Sleep and His Half-Brother Death by John William Waterhouse, 1849-1917. 1874. Oil on canvas. H 28 x W 36in. (70 x 91 cm). Source: Wikimedia Commons, where it is described as being in the public domain. Commentary by Jacqueline Banerjee.
This painting has a sad story behind it: Waterhouse, still in his early twenties, had lost two brothers to tuberculosis. One of his early, smaller works, the painting marked an important and very positive stage in his development, though. With its sure handling of colour, and light and shade, it made a propitious first exhibit for him at the Royal Academy's Summer Exhibition that year. At first glance, it seems much in tune with the contemporary preoccupation with death and dying, and the border between unconsciousness and the end of consciousness (think of Sir Francis Chantrey's marble effigies at Lichfield Cathedral, of Sleeping Children). But art critic Dani Cavallaro looks to the following decades, and sees in the work "two important aspects of Aestheticism: the fascination with an ephebic, ineffably genderless, type of beauty, and the pursuit of intense sensuous experiences conducive to intoxication and psychotropic excess" (37). Perhaps Cavellero has in mind also the growing interest in Spiritualism, because she finds that the colours and shadows evoke "ghostly shapes.... Cloud, dove, flint, and koala grays merge with dusky beiges and fading greens in a hypnotic dance of vaporous trails.... more alive than the human characters themselves, whose poses suggest total lassitude and inertia" (37).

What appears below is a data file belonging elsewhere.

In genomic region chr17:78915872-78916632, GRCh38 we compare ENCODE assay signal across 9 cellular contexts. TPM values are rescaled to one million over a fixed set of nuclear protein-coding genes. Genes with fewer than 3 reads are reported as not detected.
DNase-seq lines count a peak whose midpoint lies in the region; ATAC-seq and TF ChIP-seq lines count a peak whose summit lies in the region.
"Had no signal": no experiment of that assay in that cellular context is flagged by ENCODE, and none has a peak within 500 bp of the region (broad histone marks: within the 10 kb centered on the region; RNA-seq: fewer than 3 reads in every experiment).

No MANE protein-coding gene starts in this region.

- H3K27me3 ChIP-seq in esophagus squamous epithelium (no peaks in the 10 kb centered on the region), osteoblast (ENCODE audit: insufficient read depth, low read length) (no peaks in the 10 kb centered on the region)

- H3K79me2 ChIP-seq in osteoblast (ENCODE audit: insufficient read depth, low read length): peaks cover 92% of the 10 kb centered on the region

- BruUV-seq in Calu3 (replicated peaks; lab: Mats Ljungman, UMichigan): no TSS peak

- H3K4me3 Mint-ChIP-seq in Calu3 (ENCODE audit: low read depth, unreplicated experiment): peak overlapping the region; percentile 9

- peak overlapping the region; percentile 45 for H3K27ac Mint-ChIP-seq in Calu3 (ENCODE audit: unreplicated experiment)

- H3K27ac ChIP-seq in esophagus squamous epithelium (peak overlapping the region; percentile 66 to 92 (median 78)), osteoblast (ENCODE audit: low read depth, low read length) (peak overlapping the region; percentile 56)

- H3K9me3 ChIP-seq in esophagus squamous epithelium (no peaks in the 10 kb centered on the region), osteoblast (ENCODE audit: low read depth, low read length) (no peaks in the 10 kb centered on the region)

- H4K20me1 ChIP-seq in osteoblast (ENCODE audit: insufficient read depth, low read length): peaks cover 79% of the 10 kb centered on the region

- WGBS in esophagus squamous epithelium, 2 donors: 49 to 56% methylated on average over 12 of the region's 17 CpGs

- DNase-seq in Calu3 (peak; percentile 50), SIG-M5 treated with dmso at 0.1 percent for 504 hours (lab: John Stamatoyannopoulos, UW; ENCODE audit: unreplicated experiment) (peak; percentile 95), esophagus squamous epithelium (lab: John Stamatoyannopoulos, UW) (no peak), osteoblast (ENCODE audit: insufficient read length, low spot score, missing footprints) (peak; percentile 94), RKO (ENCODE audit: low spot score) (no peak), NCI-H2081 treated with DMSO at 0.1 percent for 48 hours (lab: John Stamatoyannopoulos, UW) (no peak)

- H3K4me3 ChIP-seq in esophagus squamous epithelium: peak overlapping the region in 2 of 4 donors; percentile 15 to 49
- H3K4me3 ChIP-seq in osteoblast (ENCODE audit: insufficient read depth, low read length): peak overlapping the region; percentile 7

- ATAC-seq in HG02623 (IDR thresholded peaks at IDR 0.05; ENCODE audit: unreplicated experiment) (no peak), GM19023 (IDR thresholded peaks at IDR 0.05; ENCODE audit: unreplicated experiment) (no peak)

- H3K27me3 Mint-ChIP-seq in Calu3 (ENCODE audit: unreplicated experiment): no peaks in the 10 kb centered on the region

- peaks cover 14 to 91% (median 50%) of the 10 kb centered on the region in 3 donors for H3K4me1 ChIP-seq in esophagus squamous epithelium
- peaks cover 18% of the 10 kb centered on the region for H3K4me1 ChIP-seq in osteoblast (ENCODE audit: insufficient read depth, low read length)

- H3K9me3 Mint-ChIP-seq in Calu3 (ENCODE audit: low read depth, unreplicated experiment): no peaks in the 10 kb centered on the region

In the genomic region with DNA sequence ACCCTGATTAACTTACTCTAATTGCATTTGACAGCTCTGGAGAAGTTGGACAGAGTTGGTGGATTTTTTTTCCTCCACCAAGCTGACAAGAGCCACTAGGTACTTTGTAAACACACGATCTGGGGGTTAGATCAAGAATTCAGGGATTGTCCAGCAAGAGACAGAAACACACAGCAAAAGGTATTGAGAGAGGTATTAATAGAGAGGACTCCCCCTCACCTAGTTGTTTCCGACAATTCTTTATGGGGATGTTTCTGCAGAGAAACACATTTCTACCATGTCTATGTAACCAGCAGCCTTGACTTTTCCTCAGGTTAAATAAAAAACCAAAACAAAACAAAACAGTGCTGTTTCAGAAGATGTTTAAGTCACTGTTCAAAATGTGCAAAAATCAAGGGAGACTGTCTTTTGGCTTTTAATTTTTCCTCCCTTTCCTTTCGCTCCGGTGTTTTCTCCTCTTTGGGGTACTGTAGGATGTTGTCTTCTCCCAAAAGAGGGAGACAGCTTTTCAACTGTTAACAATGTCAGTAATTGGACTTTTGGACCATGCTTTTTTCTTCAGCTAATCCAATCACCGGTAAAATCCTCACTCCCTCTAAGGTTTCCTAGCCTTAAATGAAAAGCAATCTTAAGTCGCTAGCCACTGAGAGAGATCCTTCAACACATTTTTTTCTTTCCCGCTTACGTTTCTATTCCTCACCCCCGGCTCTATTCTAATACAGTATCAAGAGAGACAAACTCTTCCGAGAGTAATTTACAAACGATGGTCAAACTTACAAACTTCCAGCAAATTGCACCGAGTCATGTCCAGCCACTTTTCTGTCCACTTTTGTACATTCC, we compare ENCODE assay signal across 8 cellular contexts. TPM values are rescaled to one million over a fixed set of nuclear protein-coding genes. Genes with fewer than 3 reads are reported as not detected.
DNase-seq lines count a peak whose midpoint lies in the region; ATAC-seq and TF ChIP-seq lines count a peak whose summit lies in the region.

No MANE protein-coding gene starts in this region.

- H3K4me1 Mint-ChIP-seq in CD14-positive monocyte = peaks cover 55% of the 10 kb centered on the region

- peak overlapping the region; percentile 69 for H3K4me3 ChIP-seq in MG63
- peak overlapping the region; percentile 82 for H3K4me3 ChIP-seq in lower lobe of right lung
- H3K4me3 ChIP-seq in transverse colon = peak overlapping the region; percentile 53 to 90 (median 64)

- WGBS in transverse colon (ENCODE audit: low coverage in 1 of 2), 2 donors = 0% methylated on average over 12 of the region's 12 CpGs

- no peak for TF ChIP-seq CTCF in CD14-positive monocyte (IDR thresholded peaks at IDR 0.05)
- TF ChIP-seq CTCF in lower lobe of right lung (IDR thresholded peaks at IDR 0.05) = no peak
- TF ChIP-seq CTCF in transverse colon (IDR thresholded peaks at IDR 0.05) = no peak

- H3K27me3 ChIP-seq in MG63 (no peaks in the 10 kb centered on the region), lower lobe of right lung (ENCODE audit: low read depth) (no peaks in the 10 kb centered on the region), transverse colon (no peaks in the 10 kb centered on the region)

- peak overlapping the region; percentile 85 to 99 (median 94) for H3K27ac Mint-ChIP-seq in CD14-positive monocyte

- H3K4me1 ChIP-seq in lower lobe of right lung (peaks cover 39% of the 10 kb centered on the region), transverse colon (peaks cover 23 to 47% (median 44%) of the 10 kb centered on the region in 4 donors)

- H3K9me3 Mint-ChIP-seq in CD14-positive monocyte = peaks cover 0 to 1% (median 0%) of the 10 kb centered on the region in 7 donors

Cavallero, Dani. J. W. Waterhouse and the Magic of Colour. Jefferson, N. Carolina: McFarland & Co., 2017.
Created 22 August 2021